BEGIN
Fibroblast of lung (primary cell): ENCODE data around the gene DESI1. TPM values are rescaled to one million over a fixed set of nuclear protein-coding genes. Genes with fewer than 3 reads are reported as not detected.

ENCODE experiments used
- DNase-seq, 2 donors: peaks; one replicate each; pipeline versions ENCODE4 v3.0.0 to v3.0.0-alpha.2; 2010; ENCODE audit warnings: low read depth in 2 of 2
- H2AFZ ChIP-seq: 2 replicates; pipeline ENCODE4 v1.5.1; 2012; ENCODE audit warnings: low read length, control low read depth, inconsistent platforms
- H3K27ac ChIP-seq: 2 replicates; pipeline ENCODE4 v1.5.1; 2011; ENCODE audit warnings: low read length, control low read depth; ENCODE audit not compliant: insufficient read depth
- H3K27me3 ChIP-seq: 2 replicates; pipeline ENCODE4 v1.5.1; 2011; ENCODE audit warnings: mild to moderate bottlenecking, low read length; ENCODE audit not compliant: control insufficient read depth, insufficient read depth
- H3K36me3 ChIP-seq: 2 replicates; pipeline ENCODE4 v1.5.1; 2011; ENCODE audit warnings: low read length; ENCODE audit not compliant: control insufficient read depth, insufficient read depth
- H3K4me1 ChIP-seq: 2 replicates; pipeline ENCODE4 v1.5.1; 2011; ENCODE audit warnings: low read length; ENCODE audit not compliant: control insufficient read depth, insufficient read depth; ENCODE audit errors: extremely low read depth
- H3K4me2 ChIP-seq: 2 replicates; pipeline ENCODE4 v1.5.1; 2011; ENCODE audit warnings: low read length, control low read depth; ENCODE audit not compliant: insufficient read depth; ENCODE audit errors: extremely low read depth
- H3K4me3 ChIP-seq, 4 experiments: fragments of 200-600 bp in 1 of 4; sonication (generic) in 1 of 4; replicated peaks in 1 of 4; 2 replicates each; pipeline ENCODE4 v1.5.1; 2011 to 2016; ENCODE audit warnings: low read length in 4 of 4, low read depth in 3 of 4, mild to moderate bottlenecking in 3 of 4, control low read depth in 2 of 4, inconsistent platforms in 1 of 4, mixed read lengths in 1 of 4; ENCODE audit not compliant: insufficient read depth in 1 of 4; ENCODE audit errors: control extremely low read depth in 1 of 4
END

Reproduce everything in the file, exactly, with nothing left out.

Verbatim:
Fibroblast of lung (primary cell): ENCODE data around the gene DESI1. TPM values are rescaled to one million over a fixed set of nuclear protein-coding genes. Genes with fewer than 3 reads are reported as not detected.

ENCODE experiments used
- DNase-seq, 2 donors: peaks; one replicate each; pipeline versions ENCODE4 v3.0.0 to v3.0.0-alpha.2; 2010; ENCODE audit warnings: low read depth in 2 of 2
- H2AFZ ChIP-seq: 2 replicates; pipeline ENCODE4 v1.5.1; 2012; ENCODE audit warnings: low read length, control low read depth, inconsistent platforms
- H3K27ac ChIP-seq: 2 replicates; pipeline ENCODE4 v1.5.1; 2011; ENCODE audit warnings: low read length, control low read depth; ENCODE audit not compliant: insufficient read depth
- H3K27me3 ChIP-seq: 2 replicates; pipeline ENCODE4 v1.5.1; 2011; ENCODE audit warnings: mild to moderate bottlenecking, low read length; ENCODE audit not compliant: control insufficient read depth, insufficient read depth
- H3K36me3 ChIP-seq: 2 replicates; pipeline ENCODE4 v1.5.1; 2011; ENCODE audit warnings: low read length; ENCODE audit not compliant: control insufficient read depth, insufficient read depth
- H3K4me1 ChIP-seq: 2 replicates; pipeline ENCODE4 v1.5.1; 2011; ENCODE audit warnings: low read length; ENCODE audit not compliant: control insufficient read depth, insufficient read depth; ENCODE audit errors: extremely low read depth
- H3K4me2 ChIP-seq: 2 replicates; pipeline ENCODE4 v1.5.1; 2011; ENCODE audit warnings: low read length, control low read depth; ENCODE audit not compliant: insufficient read depth; ENCODE audit errors: extremely low read depth
- H3K4me3 ChIP-seq, 4 experiments: fragments of 200-600 bp in 1 of 4; sonication (generic) in 1 of 4; replicated peaks in 1 of 4; 2 replicates each; pipeline ENCODE4 v1.5.1; 2011 to 2016; ENCODE audit warnings: low read length in 4 of 4, low read depth in 3 of 4, mild to moderate bottlenecking in 3 of 4, control low read depth in 2 of 4, inconsistent platforms in 1 of 4, mixed read lengths in 1 of 4; ENCODE audit not compliant: insufficient read depth in 1 of 4; ENCODE audit errors: control extremely low read depth in 1 of 4